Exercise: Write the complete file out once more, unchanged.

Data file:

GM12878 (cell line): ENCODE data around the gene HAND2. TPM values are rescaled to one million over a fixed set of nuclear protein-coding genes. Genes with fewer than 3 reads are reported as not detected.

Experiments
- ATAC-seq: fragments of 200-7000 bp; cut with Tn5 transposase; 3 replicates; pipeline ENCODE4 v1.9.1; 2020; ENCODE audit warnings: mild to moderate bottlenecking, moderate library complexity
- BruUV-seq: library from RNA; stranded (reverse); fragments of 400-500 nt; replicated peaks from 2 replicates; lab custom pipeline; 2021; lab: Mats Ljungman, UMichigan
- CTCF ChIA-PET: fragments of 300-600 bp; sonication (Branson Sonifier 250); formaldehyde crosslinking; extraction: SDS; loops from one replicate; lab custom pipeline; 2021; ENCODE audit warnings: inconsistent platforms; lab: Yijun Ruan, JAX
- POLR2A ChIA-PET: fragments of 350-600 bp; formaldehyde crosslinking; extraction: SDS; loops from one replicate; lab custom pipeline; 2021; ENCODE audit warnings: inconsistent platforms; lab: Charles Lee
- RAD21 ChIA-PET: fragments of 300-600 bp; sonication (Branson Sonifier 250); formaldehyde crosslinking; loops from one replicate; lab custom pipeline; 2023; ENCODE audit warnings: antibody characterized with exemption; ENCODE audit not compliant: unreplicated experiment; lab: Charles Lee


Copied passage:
GM12878 (cell line): ENCODE data around the gene HAND2. TPM values are rescaled to one million over a fixed set of nuclear protein-coding genes. Genes with fewer than 3 reads are reported as not detected.

Experiments
- ATAC-seq: fragments of 200-7000 bp; cut with Tn5 transposase; 3 replicates; pipeline ENCODE4 v1.9.1; 2020; ENCODE audit warnings: mild to moderate bottlenecking, moderate library complexity
- BruUV-seq: library from RNA; stranded (reverse); fragments of 400-500 nt; replicated peaks from 2 replicates; lab custom pipeline; 2021; lab: Mats Ljungman, UMichigan
- CTCF ChIA-PET: fragments of 300-600 bp; sonication (Branson Sonifier 250); formaldehyde crosslinking; extraction: SDS; loops from one replicate; lab custom pipeline; 2021; ENCODE audit warnings: inconsistent platforms; lab: Yijun Ruan, JAX
- POLR2A ChIA-PET: fragments of 350-600 bp; formaldehyde crosslinking; extraction: SDS; loops from one replicate; lab custom pipeline; 2021; ENCODE audit warnings: inconsistent platforms; lab: Charles Lee
- RAD21 ChIA-PET: fragments of 300-600 bp; sonication (Branson Sonifier 250); formaldehyde crosslinking; loops from one replicate; lab custom pipeline; 2023; ENCODE audit warnings: antibody characterized with exemption; ENCODE audit not compliant: unreplicated experiment; lab: Charles Lee